Network Topologies
Computers in a network can be connected together in different ways. The following three
topologies are commonly used:
·  Bus topology
·  Star topology
·  Ring topology
Bus Topology
In this arrangement, computers are connected via a single shared physical medium.
Star topology
Computers are connected through a hub. All messages are broad cast because the hub is
not an intelligent device.
Ring Topology
All computers are connected through a ring. Only one computer can transmit data at one
time, having a pass called "Token".
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Seven Layer OSI Model
There are seven layers in this model.
1. Physical Layer
2. Data Layer
3. Network Layer
4. Transport Layer
5. Session Layer
6. Presentation Layer
7. Application Layer
OSI Model Characteristics
·  An interface is present between any two layers.
·  A layer may use the data present in another layer.
·  Each layer is abstracted from other layers.
·  The service provided by one layer can be used by the other layer.
·  Two layers can provide same service e.g. Check Sum calculated at different
layers.
·  On two machines, six layers are logically connected except the physical layer.
The physical layers of two machines are physically connected.
Internet and Packet Switching
Internet works on the concept of packet switching. Application layer passes data to the
lower layer and that lower layer passes data to the next lower layer and on so on. In this
data passing process through different layers, different headers are attached with the data
which shows the source and destination addresses, number of data bytes in packet, type
of message etc. At physical layer, this packet is transmitted into the network. At
reception, reverse procedure is adopted.
Fragmentation
When a packet is lost in the network, it is re-transmitted. If the size of the packet is large
then retransmission of packet is wastage of resources and it also increases the delay in the
network. To minimize this delay, a large packet is divided into small fragments. Each
fragment contains a separate header having destination address and fragment number.
This fragmentation effectively reduces the queuing delay. At destination, these fragments
are re-assembled and data is sent to the application layer.
Routing
Routing works on store-and-forward policy. There are three methods used for routing:
·  Source-based routing
·  Virtual Circuit
·  Destination-based routing
TCP/IP
Internet uses TCP/IP protocol. In the TCP/IP model, session and presentation layers are
not present, so Store-Forward routing is used.
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Table of Contents:
  1. Computer Architecture, Organization and Design
  2. Foundations of Computer Architecture, RISC and CISC
  3. Measures of Performance SRC Features and Instruction Formats
  4. ISA, Instruction Formats, Coding and Hand Assembly
  5. Reverse Assembly, SRC in the form of RTL
  6. RTL to Describe the SRC, Register Transfer using Digital Logic Circuits
  7. Thinking Process for ISA Design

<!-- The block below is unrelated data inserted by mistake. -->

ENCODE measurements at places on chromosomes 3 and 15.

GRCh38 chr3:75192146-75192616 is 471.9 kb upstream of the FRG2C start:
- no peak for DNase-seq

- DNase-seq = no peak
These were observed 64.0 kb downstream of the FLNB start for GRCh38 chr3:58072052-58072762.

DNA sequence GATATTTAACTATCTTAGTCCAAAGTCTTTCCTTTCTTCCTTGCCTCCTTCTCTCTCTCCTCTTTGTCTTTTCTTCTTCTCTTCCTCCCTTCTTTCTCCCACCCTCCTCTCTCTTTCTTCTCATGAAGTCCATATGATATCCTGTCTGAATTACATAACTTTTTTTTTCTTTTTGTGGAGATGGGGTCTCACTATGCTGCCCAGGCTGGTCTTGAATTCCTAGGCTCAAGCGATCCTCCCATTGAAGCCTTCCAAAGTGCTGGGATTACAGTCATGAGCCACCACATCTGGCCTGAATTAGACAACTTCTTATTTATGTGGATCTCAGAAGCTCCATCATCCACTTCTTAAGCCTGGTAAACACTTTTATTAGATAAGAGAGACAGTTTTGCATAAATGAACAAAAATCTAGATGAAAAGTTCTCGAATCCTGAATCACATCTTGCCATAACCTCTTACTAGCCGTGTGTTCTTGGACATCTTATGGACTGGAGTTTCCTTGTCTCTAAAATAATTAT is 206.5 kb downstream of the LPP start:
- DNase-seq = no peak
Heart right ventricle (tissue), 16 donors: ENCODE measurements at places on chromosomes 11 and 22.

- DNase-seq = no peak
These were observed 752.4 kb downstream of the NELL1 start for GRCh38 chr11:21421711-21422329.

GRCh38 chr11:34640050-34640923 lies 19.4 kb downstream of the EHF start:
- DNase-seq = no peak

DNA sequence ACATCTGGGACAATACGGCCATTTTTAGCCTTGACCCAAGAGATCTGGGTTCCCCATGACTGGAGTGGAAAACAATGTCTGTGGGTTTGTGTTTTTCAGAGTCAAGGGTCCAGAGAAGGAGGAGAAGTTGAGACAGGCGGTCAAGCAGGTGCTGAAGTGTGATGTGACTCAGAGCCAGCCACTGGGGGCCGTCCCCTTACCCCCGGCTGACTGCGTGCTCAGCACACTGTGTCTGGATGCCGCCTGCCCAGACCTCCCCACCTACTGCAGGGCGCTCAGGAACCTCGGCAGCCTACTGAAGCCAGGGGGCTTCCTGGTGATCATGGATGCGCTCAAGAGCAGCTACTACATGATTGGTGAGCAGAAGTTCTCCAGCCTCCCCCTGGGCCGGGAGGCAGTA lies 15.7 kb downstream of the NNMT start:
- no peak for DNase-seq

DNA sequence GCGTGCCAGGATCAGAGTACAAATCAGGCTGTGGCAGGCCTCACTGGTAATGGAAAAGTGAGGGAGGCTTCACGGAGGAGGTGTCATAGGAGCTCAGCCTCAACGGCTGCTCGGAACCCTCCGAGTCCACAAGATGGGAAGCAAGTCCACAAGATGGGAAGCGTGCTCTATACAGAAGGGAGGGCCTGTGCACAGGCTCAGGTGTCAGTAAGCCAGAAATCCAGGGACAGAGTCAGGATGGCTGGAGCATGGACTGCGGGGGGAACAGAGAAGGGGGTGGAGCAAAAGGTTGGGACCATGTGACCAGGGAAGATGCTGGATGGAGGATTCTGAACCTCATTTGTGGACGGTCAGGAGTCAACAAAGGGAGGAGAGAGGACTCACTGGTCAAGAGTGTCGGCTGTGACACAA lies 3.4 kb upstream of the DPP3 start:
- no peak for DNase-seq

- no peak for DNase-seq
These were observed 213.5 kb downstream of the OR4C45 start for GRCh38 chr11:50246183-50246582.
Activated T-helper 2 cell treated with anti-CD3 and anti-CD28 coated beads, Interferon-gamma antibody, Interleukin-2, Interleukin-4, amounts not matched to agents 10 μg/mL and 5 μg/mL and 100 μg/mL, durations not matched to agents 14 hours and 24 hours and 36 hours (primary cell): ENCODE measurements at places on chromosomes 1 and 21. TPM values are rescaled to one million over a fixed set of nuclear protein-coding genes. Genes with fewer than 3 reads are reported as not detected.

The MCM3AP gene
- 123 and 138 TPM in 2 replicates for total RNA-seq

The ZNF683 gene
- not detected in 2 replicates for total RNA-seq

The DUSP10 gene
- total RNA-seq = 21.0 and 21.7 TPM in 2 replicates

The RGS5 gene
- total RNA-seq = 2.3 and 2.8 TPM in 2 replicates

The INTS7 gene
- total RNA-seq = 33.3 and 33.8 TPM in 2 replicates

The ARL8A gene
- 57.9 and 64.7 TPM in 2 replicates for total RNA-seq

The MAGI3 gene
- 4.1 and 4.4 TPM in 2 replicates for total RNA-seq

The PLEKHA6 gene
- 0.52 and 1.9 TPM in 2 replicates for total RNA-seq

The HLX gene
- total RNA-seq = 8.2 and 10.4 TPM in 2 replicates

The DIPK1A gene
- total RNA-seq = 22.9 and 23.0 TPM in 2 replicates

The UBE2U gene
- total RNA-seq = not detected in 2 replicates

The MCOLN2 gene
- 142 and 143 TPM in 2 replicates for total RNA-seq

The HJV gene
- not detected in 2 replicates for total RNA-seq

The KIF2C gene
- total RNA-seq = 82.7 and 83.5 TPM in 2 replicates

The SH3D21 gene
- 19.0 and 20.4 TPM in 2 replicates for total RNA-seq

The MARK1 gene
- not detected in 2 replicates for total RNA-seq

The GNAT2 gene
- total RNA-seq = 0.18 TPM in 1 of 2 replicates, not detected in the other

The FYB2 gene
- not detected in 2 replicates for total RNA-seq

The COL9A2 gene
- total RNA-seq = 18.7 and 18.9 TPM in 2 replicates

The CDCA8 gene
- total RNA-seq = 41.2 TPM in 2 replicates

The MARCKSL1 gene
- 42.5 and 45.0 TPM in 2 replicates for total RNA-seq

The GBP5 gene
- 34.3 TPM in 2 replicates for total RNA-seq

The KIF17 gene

8. Introduction to the ISA of the FALCON-A and Examples
  9. Behavioral Register Transfer Language for FALCON-A, The EAGLE
  10. The FALCON-E, Instruction Set Architecture Comparison
  11. CISC microprocessor:The Motorola MC68000, RISC Architecture:The SPARC
  12. Design Process, Uni-Bus implementation for the SRC, Structural RTL for the SRC instructions
  13. Structural RTL Description of the SRC and FALCON-A
  14. External FALCON-A CPU Interface
  15. Logic Design for the Uni-bus SRC, Control Signals Generation in SRC
  16. Control Unit, 2-Bus Implementation of the SRC Data Path
  17. 3-bus implementation for the SRC, Machine Exceptions, Reset
  18. SRC Exception Processing Mechanism, Pipelining, Pipeline Design
  19. Adapting SRC instructions for Pipelined, Control Signals
  20. SRC, RTL, Data Dependence Distance, Forwarding, Compiler Solution to Hazards
  21. Data Forwarding Hardware, Superscalar, VLIW Architecture
  22. Microprogramming, General Microcoded Controller, Horizontal and Vertical Schemes
  23. I/O Subsystems, Components, Memory Mapped vs Isolated, Serial and Parallel Transfers
  24. Designing Parallel Input Output Ports, SAD, NUXI, Address Decoder , Delay Interval
  25. Designing a Parallel Input Port, Memory Mapped Input Output Ports, wrap around, Data Bus Multiplexing
  26. Programmed Input Output for FALCON-A and SRC
  27. Programmed Input Output Driver for SRC, Input Output
  28. Comparison of Interrupt driven Input Output and Polling
  29. Preparing source files for FALSIM, FALCON-A assembly language techniques
  30. Nested Interrupts, Interrupt Mask, DMA
  31. Direct Memory Access - DMA
  32. Semiconductor Memory vs Hard Disk, Mechanical Delays and Flash Memory
  33. Hard Drive Technologies
  34. Arithmetic Logic Shift Unit - ALSU, Radix Conversion, Fixed Point Numbers
  35. Overflow, Implementations of the adder, Unsigned and Signed Multiplication
  36. NxN Crossbar Design for Barrel Rotator, IEEE Floating-Point, Addition, Subtraction, Multiplication, Division
  37. CPU to Memory Interface, Static RAM, One two Dimensional Memory Cells, Matrix and Tree Decoders
  38. Memory Modules, Read Only Memory, ROM, Cache
  39. Cache Organization and Functions, Cache Controller Logic, Cache Strategies
  40. Virtual Memory Organization
  41. DRAM, Pipelining, Pre-charging and Parallelism, Hit Rate and Miss Rate, Access Time, Cache
  42. Performance of I/O Subsystems, Server Utilization, Asynchronous I/O and operating system
  43. Difference between distributed computing and computer networks
  44. Physical Media, Shared Medium, Switched Medium, Network Topologies, Seven-layer OSI Model